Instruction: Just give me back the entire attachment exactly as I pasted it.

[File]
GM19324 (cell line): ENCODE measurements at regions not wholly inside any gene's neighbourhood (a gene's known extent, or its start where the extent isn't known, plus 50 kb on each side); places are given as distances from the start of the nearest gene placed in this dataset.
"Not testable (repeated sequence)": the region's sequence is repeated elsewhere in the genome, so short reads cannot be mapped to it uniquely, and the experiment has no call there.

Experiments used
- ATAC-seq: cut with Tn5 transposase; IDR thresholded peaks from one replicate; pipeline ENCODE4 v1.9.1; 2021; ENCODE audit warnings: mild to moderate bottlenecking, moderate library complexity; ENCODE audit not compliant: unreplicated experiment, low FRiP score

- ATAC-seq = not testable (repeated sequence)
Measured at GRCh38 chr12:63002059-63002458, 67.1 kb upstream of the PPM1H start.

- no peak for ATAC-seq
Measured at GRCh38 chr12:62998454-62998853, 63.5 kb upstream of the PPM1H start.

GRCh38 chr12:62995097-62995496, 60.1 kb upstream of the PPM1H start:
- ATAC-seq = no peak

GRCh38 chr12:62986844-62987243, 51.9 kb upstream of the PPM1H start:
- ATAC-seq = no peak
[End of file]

GM19324 (cell line): ENCODE measurements at regions not wholly inside any gene's neighbourhood (a gene's known extent, or its start where the extent isn't known, plus 50 kb on each side); places are given as distances from the start of the nearest gene placed in this dataset.
"Not testable (repeated sequence)": the region's sequence is repeated elsewhere in the genome, so short reads cannot be mapped to it uniquely, and the experiment has no call there.

Experiments used
- ATAC-seq: cut with Tn5 transposase; IDR thresholded peaks from one replicate; pipeline ENCODE4 v1.9.1; 2021; ENCODE audit warnings: mild to moderate bottlenecking, moderate library complexity; ENCODE audit not compliant: unreplicated experiment, low FRiP score

- ATAC-seq = not testable (repeated sequence)
Measured at GRCh38 chr12:63002059-63002458, 67.1 kb upstream of the PPM1H start.

- no peak for ATAC-seq
Measured at GRCh38 chr12:62998454-62998853, 63.5 kb upstream of the PPM1H start.

GRCh38 chr12:62995097-62995496, 60.1 kb upstream of the PPM1H start:
- ATAC-seq = no peak

GRCh38 chr12:62986844-62987243, 51.9 kb upstream of the PPM1H start:
- ATAC-seq = no peak